Mexican government says Donald Trump did not threaten to send troops to Mexico

US President allegedly said he would send troops into Mexico to stop 'bad hombres down there' if Mexico did not stop them itself, according to leaked transcript

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The Independent US

Mexico has denied Donald Trump threatened to send American soldiers into the country during a telephone conversation with his counterpart, President Enrique Peña Nieto.

Such a threat “did not happen during that call,” the Mexican government said in a statement, released on Twitter on Wednesday night.  

“I know it with absolute certainty, there was no threat,” a spokesman for Mr Peña Nieto, Eduardo Sanchez, said in a radio interview. “The things that have been said are nonsense and a downright lie.”

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The Associated Press reported that Mr Trump had threatened to send US troops south of the border if his Mexican counterpart failed to stop “bad hombres“ in the country, after an unnamed source leaked them a purported transcript of a telephone call between the two leaders last Friday. 

The transcript did not include Mr Pena Nieto's response.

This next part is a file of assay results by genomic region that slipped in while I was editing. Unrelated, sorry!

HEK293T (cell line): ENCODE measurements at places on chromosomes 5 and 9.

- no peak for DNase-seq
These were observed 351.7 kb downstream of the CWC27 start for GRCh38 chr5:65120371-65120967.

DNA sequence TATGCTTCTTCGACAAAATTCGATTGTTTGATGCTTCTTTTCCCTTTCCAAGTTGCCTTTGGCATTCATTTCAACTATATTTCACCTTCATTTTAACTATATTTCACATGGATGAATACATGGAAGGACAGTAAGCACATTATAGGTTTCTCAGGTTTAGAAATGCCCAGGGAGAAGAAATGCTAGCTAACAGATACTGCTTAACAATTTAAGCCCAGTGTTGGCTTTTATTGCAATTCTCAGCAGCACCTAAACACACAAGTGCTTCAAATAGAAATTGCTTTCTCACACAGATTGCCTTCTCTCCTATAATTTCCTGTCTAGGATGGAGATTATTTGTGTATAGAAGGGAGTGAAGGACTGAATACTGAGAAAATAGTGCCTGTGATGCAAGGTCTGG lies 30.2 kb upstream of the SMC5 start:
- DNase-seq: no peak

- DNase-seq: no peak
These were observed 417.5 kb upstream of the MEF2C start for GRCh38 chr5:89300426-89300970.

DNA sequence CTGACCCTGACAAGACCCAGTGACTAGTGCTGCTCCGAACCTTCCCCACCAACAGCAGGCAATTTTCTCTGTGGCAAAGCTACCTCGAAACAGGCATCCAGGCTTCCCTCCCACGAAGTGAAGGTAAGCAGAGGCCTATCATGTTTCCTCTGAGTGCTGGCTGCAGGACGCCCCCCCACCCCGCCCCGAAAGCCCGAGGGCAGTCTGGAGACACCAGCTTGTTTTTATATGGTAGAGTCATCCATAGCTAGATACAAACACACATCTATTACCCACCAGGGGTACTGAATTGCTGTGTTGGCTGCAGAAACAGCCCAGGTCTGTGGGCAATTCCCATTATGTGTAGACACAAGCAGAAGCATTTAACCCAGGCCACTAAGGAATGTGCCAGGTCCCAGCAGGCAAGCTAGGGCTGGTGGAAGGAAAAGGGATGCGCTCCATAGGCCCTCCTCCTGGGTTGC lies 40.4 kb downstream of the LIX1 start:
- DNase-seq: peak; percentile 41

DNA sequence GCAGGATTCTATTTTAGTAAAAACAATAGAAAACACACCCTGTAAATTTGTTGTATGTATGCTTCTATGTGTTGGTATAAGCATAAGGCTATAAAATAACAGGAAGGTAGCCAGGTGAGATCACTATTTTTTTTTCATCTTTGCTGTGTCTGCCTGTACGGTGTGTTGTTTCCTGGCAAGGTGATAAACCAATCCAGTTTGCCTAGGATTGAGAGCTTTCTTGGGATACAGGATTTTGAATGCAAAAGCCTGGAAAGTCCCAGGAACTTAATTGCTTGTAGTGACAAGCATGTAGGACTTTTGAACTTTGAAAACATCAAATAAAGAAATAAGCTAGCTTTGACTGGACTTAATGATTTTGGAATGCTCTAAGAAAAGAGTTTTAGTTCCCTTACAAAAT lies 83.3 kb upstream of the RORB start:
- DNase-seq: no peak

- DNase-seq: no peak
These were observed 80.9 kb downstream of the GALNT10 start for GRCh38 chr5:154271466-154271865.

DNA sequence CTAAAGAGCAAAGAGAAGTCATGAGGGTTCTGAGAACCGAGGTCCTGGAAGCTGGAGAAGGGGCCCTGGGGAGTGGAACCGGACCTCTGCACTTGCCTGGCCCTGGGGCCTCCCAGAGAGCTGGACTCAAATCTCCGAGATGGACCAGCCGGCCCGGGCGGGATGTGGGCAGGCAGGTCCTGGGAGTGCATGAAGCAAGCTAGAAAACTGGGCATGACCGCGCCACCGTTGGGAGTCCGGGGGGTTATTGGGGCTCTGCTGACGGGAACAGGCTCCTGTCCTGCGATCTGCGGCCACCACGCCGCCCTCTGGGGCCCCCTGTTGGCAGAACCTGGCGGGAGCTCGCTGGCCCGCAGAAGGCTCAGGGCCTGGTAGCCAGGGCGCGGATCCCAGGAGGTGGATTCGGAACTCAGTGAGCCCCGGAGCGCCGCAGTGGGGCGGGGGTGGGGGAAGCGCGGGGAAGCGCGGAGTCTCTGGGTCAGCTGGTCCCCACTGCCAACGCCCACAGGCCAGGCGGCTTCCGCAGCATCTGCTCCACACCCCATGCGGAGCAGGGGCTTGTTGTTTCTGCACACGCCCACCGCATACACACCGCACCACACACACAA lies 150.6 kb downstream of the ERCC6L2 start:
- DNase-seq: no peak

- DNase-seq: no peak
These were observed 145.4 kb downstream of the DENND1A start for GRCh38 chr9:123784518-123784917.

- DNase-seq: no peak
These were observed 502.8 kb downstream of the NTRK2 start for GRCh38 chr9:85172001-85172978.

“You have a bunch of bad hombres down there. You aren’t doing enough to stop them,“ Mr Trump is reported to have told Mr Pena Nieto. ”I think your military is scared. Our military isn’t, so I just might send them down to take care of it.”

The White House would not comment on the purported transcript, but denied that the US was planning to invade Mexico.

On Friday, the two leaders issued a joint statement saying they had discussed the need to “work together to stop drug cartels, drug trafficking and illegal guns and arms sales”.

The phone call was meant to patch up tensions between the heads of state but, if authentic, the transcript suggests that President Trump may still be using the same brash style that he employed on the campaign trail.

Tensions between the US and Mexico, longtime allies, have  heightened since Mr Trump’s inauguration.

In one of his first acts as president, Mr Trump signed an executive order calling for the immediate construction of a border wall between the countries. 

A few days later, he tweeted that Mr Peña Nieto should not visit Washington for a scheduled meeting unless Mexico was prepared to pay for construction of the wall.

Mr Peña Nieto cancelled the meeting, and stressed that Mexico had no intention of paying for the project.

Last Friday, the leaders appeared to be mending their differences, with both sides describing the phone call as productive. 

But the allegations that Mr Trump threatened to send soldiers across the border sparked fury in Mexico, where many already feel deeply insulted by Mr Trump’s attacks on the country, which he repeatedly accused of sending criminals and drugs into the United States during his campaign. 

There are now widespread calls in Mexico for Mr Peña Nieto's office to release their transcript of the call

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